Cutaneous Metastases of the Synchronous Primary Endometrial & Bilateral Ovarian Cancer (Case Report/Review) Ovarian Cancer and Us OVARIAN CANCER and US Ovarian Cancer and Us

Blog Archives: Nov 2004 - present

#ovariancancers



Special items: Ovarian Cancer and Us blog best viewed in Firefox

Search This Blog

Thursday, August 18, 2016

Cutaneous Metastases of the Synchronous Primary Endometrial & Bilateral Ovarian Cancer (Case Report/Review)



open access:
Cutaneous Metastases of the Synchronous Primary Endometrial and Bilateral Ovarian Cancer: An Infrequent Presentation and Literature Review

 In this paper, we report a 51-year-old woman with FIGO Stage 1A Grade 1 endometrial endometrioid-type adenocarcinoma and synchronous FIGO Stage 1B bilateral ovarian endometrioid-type adenocarcinoma who presented 34 months following total abdominal hysterectomy and bilateral salpingo-oophorectomy with skin metastases. Similar cases in the literature are reviewed.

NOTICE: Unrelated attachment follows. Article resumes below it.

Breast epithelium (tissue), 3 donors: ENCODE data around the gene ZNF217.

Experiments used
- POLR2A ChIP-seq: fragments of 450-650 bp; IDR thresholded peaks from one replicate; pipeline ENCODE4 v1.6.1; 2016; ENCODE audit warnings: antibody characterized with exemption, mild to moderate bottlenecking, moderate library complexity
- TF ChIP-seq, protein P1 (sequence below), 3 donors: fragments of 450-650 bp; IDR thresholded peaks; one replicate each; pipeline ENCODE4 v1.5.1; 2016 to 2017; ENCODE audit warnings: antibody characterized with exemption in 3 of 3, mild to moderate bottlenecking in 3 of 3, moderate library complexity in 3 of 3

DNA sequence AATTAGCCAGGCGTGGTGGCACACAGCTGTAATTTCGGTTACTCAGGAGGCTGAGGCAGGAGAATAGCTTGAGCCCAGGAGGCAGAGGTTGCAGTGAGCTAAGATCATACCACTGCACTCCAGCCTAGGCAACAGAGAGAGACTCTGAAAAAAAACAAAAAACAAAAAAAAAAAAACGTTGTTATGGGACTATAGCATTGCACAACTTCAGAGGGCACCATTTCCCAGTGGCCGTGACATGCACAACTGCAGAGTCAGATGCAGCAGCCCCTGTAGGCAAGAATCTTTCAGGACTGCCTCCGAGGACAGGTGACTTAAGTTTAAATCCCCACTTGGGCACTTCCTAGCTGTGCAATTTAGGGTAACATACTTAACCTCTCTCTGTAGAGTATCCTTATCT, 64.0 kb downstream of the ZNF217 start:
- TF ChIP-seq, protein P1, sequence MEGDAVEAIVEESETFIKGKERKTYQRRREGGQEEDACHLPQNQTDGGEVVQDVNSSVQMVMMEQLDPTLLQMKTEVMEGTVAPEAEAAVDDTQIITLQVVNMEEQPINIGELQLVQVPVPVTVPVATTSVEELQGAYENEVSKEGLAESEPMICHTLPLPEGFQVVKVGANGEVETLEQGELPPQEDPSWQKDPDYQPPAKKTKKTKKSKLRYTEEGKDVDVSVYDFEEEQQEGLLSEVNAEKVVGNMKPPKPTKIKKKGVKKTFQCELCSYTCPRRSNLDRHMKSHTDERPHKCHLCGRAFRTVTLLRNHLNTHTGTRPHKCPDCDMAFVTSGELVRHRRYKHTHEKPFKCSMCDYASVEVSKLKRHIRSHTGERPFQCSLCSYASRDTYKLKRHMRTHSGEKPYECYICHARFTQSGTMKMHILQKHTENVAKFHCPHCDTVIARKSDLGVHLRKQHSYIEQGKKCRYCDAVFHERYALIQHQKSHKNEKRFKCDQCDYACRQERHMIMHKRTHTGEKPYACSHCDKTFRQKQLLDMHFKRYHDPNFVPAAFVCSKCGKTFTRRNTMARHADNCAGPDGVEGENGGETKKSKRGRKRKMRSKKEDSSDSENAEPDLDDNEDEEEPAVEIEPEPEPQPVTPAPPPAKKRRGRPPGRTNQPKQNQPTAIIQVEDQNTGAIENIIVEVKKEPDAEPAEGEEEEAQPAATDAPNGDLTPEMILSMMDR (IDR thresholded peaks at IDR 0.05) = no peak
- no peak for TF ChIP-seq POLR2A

3. Discussion
Cutaneous (skin) metastasis is a relatively uncommon manifestation of internal malignancies. It most often occurs late in the course of disease but may also be the first presentation of underlying cancers. The overall incidence of cutaneous metastases from visceral neoplasm is 5.3%, ranging from 0.7% to 10% [1, 3]. The tumor with the highest incidence of cutaneous metastases is breast cancer. Lung cancer, colorectal cancer, renal cancer, ovarian cancer, and bladder cancer all have similar rates for cutaneous metastases between 3.4% and 4% [3]. In the tumors arising from female genital tract, the prevalence of metastases to skin has been cited as 0.7%–1.3% in cervical carcinoma [5], 0.8% in endometrial carcinoma [6], and 1.9% to 5.1% in ovarian carcinoma [7]. In the literature, we did not find such a study that reported cutaneous metastases from the endometrioid-type endometrial adenocarcinoma of uterine corpus and synchronous bilateral ovarian endometrioid-type adenocarcinoma.....

0 comments :

Post a Comment

Your comments?